American Medical Association Recognizes Obesity As Disease

The Chicago-based board hopes the designation will advance obesity treatment and prevention

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    NEWSLETTERS

    The American Medical Association this week approved policy that recognizes obesity as a disease, a move the Chicago-based board hopes will advance treatment and prevention.

    "Recognizing obesity as a disease will help change the way the medical community tackles this complex issue that affects approximately one in three Americans," AMA board member Patrice Harris said. "The AMA is committed to improving health outcomes and is working to reduce the incidence of cardiovascular disease and type 2 diabetes, which are often linked to obesity."

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    The American Association of Clinical Endocrinologists and the Obesity Society applauded the designation, saying it will improve people's lives and stem what they call a complex condition with numerous causes.

    “A paradigm shift is needed to reverse the course of this epidemic that now afflicts more than 60 million Americans,” AACE president Dr. Jeffrey Mechanick said. “The action by the AMA House of Delegates represents a major step in addressing obesity head-on and helping patients to get appropriate interventions and treatment they need.”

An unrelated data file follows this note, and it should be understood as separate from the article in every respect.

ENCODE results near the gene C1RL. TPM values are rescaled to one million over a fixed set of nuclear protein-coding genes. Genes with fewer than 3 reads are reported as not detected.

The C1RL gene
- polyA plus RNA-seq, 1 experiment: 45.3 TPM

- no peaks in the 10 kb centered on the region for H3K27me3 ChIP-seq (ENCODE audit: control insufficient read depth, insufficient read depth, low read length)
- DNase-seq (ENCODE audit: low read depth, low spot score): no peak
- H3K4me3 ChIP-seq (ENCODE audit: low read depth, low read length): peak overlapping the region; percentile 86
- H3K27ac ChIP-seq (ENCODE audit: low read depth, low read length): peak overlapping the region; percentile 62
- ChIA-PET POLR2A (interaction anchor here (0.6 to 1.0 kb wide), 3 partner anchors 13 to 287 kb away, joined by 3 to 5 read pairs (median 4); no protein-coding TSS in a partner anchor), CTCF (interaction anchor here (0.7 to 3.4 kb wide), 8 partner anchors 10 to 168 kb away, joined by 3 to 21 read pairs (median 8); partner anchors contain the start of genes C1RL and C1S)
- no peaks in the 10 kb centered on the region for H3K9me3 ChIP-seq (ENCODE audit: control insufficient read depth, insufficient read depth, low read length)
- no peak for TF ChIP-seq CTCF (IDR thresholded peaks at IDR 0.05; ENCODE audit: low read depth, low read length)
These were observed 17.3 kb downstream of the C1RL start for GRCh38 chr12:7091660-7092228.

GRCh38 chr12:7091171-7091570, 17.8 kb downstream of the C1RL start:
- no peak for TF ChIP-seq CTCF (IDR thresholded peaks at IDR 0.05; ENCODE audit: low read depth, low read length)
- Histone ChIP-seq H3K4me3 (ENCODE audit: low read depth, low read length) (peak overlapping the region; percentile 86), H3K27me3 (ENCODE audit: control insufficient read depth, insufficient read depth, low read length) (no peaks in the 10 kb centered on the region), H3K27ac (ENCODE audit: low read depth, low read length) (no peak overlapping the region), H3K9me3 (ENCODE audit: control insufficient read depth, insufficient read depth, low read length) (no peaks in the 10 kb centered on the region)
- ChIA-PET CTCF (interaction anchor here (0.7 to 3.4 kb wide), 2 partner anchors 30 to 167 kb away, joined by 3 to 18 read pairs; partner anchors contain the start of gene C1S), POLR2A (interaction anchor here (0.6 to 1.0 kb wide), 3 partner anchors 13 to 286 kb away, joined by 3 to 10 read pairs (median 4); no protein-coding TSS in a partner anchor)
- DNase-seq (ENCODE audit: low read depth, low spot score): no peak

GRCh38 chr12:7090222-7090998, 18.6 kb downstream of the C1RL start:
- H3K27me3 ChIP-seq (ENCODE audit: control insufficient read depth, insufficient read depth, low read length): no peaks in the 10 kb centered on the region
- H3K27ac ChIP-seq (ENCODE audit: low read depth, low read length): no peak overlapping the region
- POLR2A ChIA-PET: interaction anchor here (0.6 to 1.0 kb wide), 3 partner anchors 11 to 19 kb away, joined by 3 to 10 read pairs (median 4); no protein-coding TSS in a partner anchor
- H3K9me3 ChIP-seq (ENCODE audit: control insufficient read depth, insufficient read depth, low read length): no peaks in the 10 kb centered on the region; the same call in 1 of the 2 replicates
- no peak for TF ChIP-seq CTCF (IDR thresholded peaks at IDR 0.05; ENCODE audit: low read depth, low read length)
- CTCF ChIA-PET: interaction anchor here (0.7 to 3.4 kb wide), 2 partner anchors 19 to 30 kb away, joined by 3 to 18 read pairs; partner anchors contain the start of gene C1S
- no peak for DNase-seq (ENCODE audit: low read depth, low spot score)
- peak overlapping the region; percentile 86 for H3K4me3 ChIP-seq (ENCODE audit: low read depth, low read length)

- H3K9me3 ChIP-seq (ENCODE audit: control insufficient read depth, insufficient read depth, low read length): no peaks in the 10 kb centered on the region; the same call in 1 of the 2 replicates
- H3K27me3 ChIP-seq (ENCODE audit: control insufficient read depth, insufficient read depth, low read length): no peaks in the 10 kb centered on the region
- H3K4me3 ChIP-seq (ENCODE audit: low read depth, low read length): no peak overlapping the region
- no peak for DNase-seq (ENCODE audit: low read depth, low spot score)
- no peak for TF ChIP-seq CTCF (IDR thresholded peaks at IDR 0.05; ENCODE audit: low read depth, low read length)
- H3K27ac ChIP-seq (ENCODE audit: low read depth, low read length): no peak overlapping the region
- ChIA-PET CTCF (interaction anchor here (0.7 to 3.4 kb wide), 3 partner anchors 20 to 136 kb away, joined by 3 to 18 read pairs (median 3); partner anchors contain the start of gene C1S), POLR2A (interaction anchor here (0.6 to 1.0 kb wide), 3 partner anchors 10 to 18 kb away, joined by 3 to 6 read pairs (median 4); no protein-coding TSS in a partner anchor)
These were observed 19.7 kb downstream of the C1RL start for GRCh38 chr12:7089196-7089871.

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    The group said being overweight or obese increases the risk of breast cancer, coronary heart disease, type 2 diabetes and colon cancer, among other health conditions and diseases. It said U.S. adult obesity costs between $147 billion to nearly $210 billion per year and causes an estimated 111,909 to 365,000 deaths each year.

    According to the Centers for Disease Control and Prevention, 60 million Americans age 20 and older are obese.

    The AACE notes a number of organizations already have made the classification as early as 1998 by the National Institutes of Health.